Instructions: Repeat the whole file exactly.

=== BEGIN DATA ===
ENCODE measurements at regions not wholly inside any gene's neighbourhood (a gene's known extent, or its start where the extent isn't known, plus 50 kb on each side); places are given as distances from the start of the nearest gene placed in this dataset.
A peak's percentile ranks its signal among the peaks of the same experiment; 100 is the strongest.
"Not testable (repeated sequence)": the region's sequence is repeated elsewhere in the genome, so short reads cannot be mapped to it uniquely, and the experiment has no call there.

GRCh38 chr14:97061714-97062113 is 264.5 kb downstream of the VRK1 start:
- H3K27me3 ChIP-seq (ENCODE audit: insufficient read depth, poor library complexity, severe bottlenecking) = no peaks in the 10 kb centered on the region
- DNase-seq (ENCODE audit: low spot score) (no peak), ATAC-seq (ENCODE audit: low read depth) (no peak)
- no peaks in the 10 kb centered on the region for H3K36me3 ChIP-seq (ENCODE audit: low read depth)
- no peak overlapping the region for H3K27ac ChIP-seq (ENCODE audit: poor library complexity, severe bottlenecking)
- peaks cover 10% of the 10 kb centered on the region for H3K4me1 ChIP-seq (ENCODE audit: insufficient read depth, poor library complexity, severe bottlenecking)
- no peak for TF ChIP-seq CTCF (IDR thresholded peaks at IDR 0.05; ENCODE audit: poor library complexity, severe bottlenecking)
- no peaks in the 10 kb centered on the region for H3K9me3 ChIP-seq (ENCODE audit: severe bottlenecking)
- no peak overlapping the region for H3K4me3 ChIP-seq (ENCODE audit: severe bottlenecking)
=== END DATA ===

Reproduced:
ENCODE measurements at regions not wholly inside any gene's neighbourhood (a gene's known extent, or its start where the extent isn't known, plus 50 kb on each side); places are given as distances from the start of the nearest gene placed in this dataset.
A peak's percentile ranks its signal among the peaks of the same experiment; 100 is the strongest.
"Not testable (repeated sequence)": the region's sequence is repeated elsewhere in the genome, so short reads cannot be mapped to it uniquely, and the experiment has no call there.

GRCh38 chr14:97061714-97062113 is 264.5 kb downstream of the VRK1 start:
- H3K27me3 ChIP-seq (ENCODE audit: insufficient read depth, poor library complexity, severe bottlenecking) = no peaks in the 10 kb centered on the region
- DNase-seq (ENCODE audit: low spot score) (no peak), ATAC-seq (ENCODE audit: low read depth) (no peak)
- no peaks in the 10 kb centered on the region for H3K36me3 ChIP-seq (ENCODE audit: low read depth)
- no peak overlapping the region for H3K27ac ChIP-seq (ENCODE audit: poor library complexity, severe bottlenecking)
- peaks cover 10% of the 10 kb centered on the region for H3K4me1 ChIP-seq (ENCODE audit: insufficient read depth, poor library complexity, severe bottlenecking)
- no peak for TF ChIP-seq CTCF (IDR thresholded peaks at IDR 0.05; ENCODE audit: poor library complexity, severe bottlenecking)
- no peaks in the 10 kb centered on the region for H3K9me3 ChIP-seq (ENCODE audit: severe bottlenecking)
- no peak overlapping the region for H3K4me3 ChIP-seq (ENCODE audit: severe bottlenecking)